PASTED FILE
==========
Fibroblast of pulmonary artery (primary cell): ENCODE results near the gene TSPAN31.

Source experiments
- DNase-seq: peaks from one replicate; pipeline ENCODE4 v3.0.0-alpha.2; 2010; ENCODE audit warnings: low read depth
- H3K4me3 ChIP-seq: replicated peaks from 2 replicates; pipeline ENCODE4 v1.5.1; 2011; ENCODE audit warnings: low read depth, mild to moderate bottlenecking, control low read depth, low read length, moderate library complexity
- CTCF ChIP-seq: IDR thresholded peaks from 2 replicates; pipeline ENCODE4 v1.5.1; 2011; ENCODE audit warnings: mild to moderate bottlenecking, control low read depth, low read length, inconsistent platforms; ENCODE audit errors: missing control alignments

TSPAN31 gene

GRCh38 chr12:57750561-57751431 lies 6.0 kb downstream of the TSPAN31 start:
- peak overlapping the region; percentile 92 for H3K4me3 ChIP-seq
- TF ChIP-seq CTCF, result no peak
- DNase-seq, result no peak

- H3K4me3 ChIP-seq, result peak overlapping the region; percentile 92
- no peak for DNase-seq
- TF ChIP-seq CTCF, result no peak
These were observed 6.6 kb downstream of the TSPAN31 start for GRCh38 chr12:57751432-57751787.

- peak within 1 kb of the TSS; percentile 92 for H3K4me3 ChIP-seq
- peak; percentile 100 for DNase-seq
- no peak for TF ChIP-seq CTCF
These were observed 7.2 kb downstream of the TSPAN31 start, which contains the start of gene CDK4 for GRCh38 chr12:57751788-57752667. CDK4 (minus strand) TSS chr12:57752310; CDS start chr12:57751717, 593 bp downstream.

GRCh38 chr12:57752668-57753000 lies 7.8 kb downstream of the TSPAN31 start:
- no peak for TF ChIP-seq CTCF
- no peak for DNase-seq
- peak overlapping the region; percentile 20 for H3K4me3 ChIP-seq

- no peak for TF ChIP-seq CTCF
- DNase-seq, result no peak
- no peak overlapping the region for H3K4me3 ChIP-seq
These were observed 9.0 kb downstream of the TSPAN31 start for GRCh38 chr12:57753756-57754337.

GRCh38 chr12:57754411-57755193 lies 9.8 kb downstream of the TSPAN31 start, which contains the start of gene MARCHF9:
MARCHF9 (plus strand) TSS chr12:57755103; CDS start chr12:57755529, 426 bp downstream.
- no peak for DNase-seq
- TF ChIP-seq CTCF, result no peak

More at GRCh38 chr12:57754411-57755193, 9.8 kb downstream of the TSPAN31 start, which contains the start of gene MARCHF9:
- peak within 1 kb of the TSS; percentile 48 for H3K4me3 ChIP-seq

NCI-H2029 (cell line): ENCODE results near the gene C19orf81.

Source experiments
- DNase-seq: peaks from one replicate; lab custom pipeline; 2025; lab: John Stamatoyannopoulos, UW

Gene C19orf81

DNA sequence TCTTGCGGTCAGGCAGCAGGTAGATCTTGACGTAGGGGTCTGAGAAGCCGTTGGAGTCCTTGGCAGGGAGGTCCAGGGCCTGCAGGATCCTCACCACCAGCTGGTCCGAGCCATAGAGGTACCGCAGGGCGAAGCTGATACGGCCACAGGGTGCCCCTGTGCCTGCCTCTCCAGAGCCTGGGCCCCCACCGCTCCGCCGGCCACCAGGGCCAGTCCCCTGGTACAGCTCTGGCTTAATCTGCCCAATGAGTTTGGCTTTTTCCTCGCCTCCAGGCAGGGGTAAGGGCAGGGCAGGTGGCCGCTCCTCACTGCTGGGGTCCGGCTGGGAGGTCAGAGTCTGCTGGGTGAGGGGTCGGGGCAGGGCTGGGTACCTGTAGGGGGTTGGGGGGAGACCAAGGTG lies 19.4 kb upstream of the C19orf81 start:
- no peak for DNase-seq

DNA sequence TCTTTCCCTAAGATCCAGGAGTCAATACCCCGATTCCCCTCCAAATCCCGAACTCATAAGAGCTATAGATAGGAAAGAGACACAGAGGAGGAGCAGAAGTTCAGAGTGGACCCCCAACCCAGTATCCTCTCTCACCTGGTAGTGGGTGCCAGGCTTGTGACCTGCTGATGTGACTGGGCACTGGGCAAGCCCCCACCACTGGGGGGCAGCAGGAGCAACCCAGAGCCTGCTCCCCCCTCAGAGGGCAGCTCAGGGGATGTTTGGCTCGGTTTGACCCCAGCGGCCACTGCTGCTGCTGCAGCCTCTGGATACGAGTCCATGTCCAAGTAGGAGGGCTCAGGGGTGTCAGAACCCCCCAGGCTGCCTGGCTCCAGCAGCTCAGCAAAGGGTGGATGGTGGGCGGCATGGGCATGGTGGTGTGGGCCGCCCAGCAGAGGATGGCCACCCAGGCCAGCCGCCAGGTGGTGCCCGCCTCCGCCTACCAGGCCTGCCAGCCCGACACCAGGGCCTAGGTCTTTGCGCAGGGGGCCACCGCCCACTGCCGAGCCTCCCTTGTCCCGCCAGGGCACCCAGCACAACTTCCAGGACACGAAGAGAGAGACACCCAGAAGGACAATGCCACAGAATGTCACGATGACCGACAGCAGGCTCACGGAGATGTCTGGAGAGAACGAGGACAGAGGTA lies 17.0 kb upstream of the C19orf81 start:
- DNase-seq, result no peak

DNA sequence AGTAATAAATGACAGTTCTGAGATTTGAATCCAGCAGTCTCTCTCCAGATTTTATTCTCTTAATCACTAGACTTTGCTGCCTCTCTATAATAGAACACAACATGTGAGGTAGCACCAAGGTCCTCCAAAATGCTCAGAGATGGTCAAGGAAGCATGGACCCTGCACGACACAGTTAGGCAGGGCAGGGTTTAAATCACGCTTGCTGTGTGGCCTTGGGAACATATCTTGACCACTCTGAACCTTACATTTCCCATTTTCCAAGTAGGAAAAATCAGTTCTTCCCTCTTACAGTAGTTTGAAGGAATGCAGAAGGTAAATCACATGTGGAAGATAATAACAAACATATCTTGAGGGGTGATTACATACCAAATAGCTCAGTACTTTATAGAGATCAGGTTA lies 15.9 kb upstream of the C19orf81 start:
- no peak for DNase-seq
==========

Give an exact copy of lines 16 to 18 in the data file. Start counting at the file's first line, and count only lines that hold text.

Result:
- peak; percentile 100 for DNase-seq
- no peak for TF ChIP-seq CTCF
These were observed 7.2 kb downstream of the TSPAN31 start, which contains the start of gene CDK4 for GRCh38 chr12:57751788-57752667. CDK4 (minus strand) TSS chr12:57752310; CDS start chr12:57751717, 593 bp downstream.